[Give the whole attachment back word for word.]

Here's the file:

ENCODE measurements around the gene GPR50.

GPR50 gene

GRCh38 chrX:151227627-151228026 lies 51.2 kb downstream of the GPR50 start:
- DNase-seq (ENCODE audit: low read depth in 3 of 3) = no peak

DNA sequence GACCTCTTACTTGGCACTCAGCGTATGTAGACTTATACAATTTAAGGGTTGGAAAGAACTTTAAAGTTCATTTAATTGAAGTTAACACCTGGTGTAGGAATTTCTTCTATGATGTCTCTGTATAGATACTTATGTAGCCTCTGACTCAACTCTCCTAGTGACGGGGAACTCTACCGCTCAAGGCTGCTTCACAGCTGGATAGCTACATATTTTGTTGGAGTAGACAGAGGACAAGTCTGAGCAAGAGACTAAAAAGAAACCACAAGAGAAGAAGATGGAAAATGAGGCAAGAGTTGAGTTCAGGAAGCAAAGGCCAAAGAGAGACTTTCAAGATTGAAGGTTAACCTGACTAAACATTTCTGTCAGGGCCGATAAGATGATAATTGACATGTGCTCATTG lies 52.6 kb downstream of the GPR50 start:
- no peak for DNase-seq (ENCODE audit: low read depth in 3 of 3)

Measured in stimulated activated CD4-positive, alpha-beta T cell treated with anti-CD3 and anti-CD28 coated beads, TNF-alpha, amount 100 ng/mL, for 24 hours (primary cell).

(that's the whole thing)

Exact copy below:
ENCODE measurements around the gene GPR50.

GPR50 gene

GRCh38 chrX:151227627-151228026 lies 51.2 kb downstream of the GPR50 start:
- DNase-seq (ENCODE audit: low read depth in 3 of 3) = no peak

DNA sequence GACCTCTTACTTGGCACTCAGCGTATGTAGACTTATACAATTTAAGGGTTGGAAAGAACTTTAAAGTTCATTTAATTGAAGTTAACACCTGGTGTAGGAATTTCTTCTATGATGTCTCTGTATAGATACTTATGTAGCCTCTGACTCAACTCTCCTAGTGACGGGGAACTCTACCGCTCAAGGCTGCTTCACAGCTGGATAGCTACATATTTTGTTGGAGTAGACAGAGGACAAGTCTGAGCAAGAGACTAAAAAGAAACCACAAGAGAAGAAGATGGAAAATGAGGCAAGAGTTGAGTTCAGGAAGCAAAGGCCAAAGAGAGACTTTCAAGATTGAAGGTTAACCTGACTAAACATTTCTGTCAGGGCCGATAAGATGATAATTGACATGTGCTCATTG lies 52.6 kb downstream of the GPR50 start:
- no peak for DNase-seq (ENCODE audit: low read depth in 3 of 3)

Measured in stimulated activated CD4-positive, alpha-beta T cell treated with anti-CD3 and anti-CD28 coated beads, TNF-alpha, amount 100 ng/mL, for 24 hours (primary cell).